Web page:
Stan Grabia makes the shofarot he blows

Stan Grabia at Colesville Manor Park
Photo by David Stuck

When Stan Grabia was growing up, the highlight of the High Holidays was hearing the shofar.

“I remember on Rosh Hashanah and Yom Kippur, they would blow the shofar and it always appealed to me,” says Grabia, a Silver Spring resident who grew up in Coney Island.

“Although I tried my hand at blowing a shofar when I was a kid in the yeshivah, I wasn’t very good at it.”

In time he did get better. Nearly 25 years ago Grabia’s stepdaughter bought him a shofar. He taught himself to blow the iconic notes — tekiah, teruah, shevarim.

Soon Grabia became fascinated with the instrument, not just how to perfect the long tekiah gedolah note; he wondered how this ancient ritual object is made.

“I blew [my first shofar] a few times at my synagogue, Tifereth Israel,” says Grabia, 73. “It was a small black ram’s horn. The first time, I did it on Rosh Hashanah, I was very, very nervous. I sort of flubbed the first shofar call. But then it came out, and it worked beautifully.”

Most shofarot are crafted from a ram’s horn — reminiscent of the Akeda story in Genesis, that moment when Abraham sacrificed a ram in place of Isaac. But, after doing some online research, Grabia discovered that the shofar can be made from the horn of any kosher animal. While ram’s or goat’s horns — those small ones children often get on a field trip to a shofar factory — are most common, shofarot can come from horns of the gazelle, ibex, oryx, kudu, sheep and mountain goats, among other animals.

“I started reading about all the different animals that are kosher for making shofars,” he explains. “Then I bought a kudu, the long, curved Moroccan shofar that everybody at [Tifereth Israel] loves to blow.”

His interest piqued, Grabia wondered, “How hard is it to make one of these things?” With a little more internet investigating, he discovered several U.S. companies that import exotic animal horns.

“What makes a shofar a shofar?” he pondered and set about finding out. While the animal must be kosher, it doesn’t have to be ritually slaughtered, as it is not going to be eaten The horn has to be hollow, he learned, noting that goats and other local animal horns are not cleaned out so he has to boil and clean them. Imported exotic horns have already been hollowed out, thanks to Department of Agriculture regulations, which prohibit the importation of complete horns — primarily from India and Africa — because the inner material is considered food. If he has to boil a horn to clean it out, Grabia said he’ll wait until his wife is out for the day. The odor, he says, is intense.

In his makeshift workshop in his Silver Spring home, Grabia, a retired Board of Veterans’ Appeals attorney, uses a few basic tools and a jerry-rigged coat hanger to make a shofar.

“You need a hacksaw with a blade that’ll make a nice straight cut through the horn,” he says. Then you use a drill with a 10- or 12-inch drill bit. For a small shofar, that’s fine.

But, Grabia says, for a kudu, “You need to see how far in it’s hollow because you need to drill through the solid piece of the horn.” His trick? A coat hanger, so he can measure and mark off the depth.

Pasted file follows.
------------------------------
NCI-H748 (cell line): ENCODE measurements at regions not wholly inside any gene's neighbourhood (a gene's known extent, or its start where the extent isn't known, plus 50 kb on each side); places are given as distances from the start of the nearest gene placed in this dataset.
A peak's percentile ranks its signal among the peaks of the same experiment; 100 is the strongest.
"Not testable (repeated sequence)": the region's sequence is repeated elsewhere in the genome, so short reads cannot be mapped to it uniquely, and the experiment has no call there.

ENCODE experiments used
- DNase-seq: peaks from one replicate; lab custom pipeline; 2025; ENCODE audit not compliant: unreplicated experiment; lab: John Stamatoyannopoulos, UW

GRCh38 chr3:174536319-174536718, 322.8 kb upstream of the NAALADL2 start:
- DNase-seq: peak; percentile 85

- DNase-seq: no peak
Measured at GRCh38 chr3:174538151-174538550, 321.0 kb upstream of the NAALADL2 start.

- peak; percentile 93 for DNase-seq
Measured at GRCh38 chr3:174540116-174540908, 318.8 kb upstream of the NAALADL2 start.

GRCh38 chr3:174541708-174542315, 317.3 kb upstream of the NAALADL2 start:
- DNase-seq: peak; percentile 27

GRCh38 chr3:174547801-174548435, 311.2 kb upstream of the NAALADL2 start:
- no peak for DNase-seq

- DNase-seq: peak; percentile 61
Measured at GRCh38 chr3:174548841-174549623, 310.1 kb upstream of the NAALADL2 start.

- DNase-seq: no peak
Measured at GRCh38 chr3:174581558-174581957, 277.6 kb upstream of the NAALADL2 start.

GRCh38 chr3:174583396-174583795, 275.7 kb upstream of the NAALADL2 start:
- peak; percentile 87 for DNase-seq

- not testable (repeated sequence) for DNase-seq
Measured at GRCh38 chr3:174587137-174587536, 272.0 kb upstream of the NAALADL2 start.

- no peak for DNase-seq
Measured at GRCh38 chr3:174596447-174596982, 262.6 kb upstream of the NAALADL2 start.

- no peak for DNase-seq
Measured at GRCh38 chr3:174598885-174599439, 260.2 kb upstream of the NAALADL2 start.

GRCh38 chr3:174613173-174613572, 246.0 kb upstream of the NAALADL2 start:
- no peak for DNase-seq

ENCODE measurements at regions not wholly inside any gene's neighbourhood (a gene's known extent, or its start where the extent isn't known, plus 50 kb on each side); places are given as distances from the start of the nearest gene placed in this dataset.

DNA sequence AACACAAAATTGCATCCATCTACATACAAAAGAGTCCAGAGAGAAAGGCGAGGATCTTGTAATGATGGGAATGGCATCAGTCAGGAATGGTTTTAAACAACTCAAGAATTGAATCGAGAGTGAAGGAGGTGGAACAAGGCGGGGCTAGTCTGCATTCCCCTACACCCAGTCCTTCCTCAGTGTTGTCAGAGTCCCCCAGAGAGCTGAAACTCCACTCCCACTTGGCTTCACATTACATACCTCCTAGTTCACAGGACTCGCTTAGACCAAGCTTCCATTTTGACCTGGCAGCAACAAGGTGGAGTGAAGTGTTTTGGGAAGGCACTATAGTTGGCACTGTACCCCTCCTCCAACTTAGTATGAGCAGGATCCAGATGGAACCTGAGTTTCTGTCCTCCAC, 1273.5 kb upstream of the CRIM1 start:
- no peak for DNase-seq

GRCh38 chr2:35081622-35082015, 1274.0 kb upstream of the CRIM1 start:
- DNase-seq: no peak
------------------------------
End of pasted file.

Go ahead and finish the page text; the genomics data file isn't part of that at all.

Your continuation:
To shape and smooth the mouthpiece, he uses sandpaper. As for finishing, Grabia prefers the natural, rough-hewn look, although many shofar makers like a polished look.

Over the years, Grabia has made about a dozen shofarot. Many are on display at his home. He has a few more unfinished horns downstairs awaiting him when he has the time to focus on a new shofar. Each year he selects one from his collection to blow on the High Holy Days — this year as part of his synagogue’s month-long public shofar blowing project, he has blown a different shofar each time.

But as much as he enjoys the challenge of making shofarot, it pales in comparison with sounding the horn before a congregation.

“It feels very spiritual in a lot of respects,” Grabia says, recalling pre-pandemic services. “When I come up there to the bimah, first I notice the congregation sitting out there. But then I try to block the congregation from my mind and put myself in a different realm. When I hear the shofar blowing, I really do feel a connection to Jewish history and our ancestors.”

Lisa Traiger blows shofar each year at Rosh Hashanah. She has been told that she was the first woman to blow shofar in her Washington congregation.

Photo by David Stuck

Stan Grabia’s shofar recipe

1 horn of a kosher animal: goat, ram, kudu, etc. (Horns can be ordered on the internet.)

Tools: hacksaw, drill with 10- to 12-inch drill bit, vise, wire coat hanger, fine sandpaper, belt sander if shiny sanded finish is desired

If horn is not hollowed out, it will need to be boiled for a few hours. Then you will need to pull out the inner cartilage, using plyers or other tools.

Use an untwisted wire hanger to ensure the shofar is completely hollowed out.

Cut the tip with a hacksaw.

With the drill, drill into the tip to clear out the narrow end and create a mouthpiece. This is challenging, as you don’t want to crack or put any holes in the horn aside from the mouthpiece opening. But you need to ensure the hole reaches the opened part of the shofar. Use the hanger to check.

With sandpaper, hand sand the mouthpiece to smooth it enough to put against your lips.

If desired, use a belt sander to smooth and polish the horn for a glossy, elegant look. Some shofar makers polish one side and leave the other side raw.

Put it up to your lips, take a deep breath and blow.

—Lisa Traiger

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  1. Then you use a drill with a 10- or 12-inch drill bit….how did MOSES MAKE THEM with a drill or did he bun a hole ????


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